January 27 – March 5, 2022
In his book Eros and Magic in the Renaissance, historian Ioan P. Couliano describes the importance of human eyes at the beginning of the sixteenth century. They were the portals through which the vaporous life-essence pneuma entered and exited the body, the receivers and transmitters of psychic forces. In Mirror, an exhibition of ten paintings on mirrors, plus one stained-wood sculpture (all 2021), Rachel Feinstein reconceives altarpieces and sculptures by German Renaissance sculptors Tilman Riemenschneider, Martin Kriechbaum, and Gregor Erhart in two dimensions and a drawing by Hans Baldung Grien in three. In the paintings, eyes—or rather a lack thereof—become a special focus.
Feinstein began reworking Northern European Renaissance imagery after 9/11, a tragedy she experienced firsthand in New York. She found solace in works like Matthias Grünewald’s Isenheim Altarpiece of 1512–16, which emphasized the physical pain of Jesus’s crucifixion for audiences suffering from the plague. During the pandemic’s lockdowns, she returned to the old masters as a means to process the uncertainty and mortality highlighted by COVID-19.
Working in soft limewood and sandstone, Riemenschneider and his contemporaries led a shift from the stylized, formal figuration of the Middle Ages to the more naturalistic styles of the Renaissance. Dropping the classicizing grace notes of their Italian counterparts, they humanized their holy subjects. Their works, especially those in unpainted wood, combine virtuosic technique and spatial inventiveness with immediacy and warmth. To a world accustomed to flat religious scenes and cold stone sculptures, these artists’ saintly subjects, rendered in flesh-colored wood, must have seemed startlingly accessible—as if they inhabited the same space and time as their viewers.
The sturdy, workpersonlike realism and somber grays and browns of Feinstein’s new paintings is at odds with her usually-more exuberant and freeform approaches to realism. Here, she faithfully reproduces the forms and textures of her sculptural subjects in oil, urethane, and charcoal, while slightly exaggerating the endearing, everyday naturalism of their faces. In each case, however, the eyes and the spaces surrounding the figures are left as unpainted mirror.
Last Supper, a painting based on a detail of Riemenschneider’s wooden Holy Blood Altarpiece of 1499–1505 in Rothenburg ob der Tauber, depicts Christ and eight of his disciples. Where the original used its subjects’ overlapping gazes to build a narrative of faith, doubt, and betrayal, Feinstein uses mirrored voids to implicate the viewer in the momentous story. Depending on the angle from which they are viewed, the work’s eyes are dead, blank zombie orbs, or alive, full of reflections of spectators and the busy street outside the gallery.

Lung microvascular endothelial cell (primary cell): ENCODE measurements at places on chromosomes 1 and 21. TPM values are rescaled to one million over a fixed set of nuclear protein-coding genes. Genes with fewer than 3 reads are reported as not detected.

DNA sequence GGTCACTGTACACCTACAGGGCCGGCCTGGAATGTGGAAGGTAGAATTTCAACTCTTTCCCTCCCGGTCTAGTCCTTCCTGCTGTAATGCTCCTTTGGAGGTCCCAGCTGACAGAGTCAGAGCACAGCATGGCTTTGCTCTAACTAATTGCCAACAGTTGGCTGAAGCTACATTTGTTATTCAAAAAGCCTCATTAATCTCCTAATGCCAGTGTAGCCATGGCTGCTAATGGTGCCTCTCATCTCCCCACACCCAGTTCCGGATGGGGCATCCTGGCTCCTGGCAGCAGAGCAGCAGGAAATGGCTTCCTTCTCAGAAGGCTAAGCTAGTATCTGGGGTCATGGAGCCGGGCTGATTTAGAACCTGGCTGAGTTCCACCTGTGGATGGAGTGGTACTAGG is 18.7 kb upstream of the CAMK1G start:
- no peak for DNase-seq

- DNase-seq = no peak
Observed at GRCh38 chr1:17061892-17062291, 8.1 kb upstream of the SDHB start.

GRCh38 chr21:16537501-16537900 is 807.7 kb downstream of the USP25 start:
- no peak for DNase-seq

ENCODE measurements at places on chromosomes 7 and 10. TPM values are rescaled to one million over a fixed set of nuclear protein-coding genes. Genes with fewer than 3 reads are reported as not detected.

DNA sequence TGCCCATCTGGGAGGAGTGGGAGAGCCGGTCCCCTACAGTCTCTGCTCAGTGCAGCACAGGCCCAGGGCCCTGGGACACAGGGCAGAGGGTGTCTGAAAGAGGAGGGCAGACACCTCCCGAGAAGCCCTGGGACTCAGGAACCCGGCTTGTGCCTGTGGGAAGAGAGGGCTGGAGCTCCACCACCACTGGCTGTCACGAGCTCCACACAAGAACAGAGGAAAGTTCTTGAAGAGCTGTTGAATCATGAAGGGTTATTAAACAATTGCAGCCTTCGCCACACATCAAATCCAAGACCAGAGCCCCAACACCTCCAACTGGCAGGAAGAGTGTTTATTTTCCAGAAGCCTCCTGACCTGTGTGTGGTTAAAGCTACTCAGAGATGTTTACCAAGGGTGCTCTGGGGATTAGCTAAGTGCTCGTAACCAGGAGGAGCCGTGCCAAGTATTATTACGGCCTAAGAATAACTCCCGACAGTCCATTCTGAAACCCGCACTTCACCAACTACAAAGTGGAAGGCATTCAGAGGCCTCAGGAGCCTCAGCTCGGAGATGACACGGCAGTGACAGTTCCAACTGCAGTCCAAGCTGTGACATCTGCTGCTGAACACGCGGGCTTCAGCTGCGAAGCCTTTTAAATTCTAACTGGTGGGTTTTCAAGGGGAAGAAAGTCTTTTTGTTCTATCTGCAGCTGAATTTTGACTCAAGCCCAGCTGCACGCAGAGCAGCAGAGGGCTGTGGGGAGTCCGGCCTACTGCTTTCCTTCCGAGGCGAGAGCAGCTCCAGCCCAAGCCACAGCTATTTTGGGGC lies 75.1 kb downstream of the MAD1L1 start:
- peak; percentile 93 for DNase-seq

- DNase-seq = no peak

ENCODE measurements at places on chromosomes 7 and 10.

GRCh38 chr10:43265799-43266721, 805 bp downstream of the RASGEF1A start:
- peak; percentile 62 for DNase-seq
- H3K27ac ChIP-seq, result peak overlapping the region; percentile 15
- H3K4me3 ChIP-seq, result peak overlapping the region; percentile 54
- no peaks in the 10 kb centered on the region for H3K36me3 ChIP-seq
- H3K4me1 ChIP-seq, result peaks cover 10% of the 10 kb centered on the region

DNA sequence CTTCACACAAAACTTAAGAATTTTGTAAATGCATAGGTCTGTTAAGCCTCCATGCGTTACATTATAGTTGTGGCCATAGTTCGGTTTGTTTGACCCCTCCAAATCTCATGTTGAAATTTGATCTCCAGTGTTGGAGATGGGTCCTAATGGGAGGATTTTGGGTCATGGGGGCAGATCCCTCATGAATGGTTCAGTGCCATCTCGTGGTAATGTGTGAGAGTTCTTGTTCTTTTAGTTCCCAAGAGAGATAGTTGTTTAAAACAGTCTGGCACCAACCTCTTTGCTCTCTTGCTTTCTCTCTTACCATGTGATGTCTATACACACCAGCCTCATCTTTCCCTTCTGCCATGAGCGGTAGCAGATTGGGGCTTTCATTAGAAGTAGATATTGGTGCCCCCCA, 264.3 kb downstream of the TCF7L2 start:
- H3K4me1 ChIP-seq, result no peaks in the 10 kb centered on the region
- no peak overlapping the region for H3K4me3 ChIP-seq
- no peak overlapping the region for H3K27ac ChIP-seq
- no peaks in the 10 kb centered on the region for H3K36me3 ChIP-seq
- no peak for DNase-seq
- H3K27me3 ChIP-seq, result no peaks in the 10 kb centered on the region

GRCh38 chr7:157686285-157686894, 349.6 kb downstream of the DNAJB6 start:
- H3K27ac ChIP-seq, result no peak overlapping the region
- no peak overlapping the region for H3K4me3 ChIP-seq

Deposition is a closeup of St. John the Evangelist cradling the dead Christ from another work by Riemenschneider, The Lamentation of ca. 1519–22 in Maidlbronn. Here, the subjects’ eyes, including the Saviour’s, which are closed in the original, are open voids of mirror. Additionally, the wound in Christ’s side is an unpainted slit. Shakespeare wrote that eyes are windows to the soul. Feinstein’s work asks, is ours a God-forsaken world, or can we transcend its sorrows?
The exhibition’s sole female figure, Magdalene, a painting based on Gregor Erhart’s polychrome wood sculpture of Mary Magdalene as a naked ascetic from ca. 1515–20, has a pendant in Metal Storm, a freestanding sculpture made of intersecting, cut-out panels of stained wood. Unlike the paintings, which depict Biblical scenes, this sculpture is based on a 1514 drawing by Hans Baldung Grien depicting voluptuous witches intertwined in an ecstatic dance. The sculpture is a striking counterpart to the paintings’ painstakingly rendered piety. It is a loose and schematic emblem of sex and female power, which the church continues to regulate, and which Feinstein has made a central focus of her career.
Metal Storm’s thin planes also have a formal echo in the edges of the painted images. The gap between the glass and reflective backing, in which it is possible to see a bit of the undersides of Feinstein’s brushwork, creates the illusion that the paintings are rendered on floating panels of wood.
By painting on mirrors, Feinstein attempts an ambitious artistic feat: merging holy images made in an earlier time beset by plagues, famines, and wars with glimpses of our equally fraught, if more secular, moment. Gagosian’s gallery text says Feinstein’s reflective eyes create an “uncanny sense of becoming one with the painting” when the viewer gazes into it. This does not seem totally accurate, however, because the images fill up so much of their reflective supports, and a great deal of crouching or craning is required to align just one eye with its mirrored counterpart. These are not audience-incorporating tableaux like Michelangelo Pistoletto’s paint-on-paper-on-mirror works. They are devotional images in which the spectator is reflected only incidentally in the periphery. It is difficult to catch a coherent glimpse of oneself in them, much less take an Instagram-worthy selfie.
In Mirror, Feinstein, who grew up with a Jewish father and Catholic mother and studied art, religion, and philosophy, may be attempting to reconcile her two cultural inheritances, one iconoclastic, the other iconodulic. In her paintings, she recreates important stories of faith but keeps them incomplete by leaving her protagonists’ eyes as open passages of mirror. This act calls to mind the obliteration of eyes on billboards in contemporary Afghanistan and other places where fundamentalists seek to eliminate graven images. Yet it also leaves Feinstein’s images open to an interpretive gaze, and the animating pneuma that passes between the viewer and the work of art.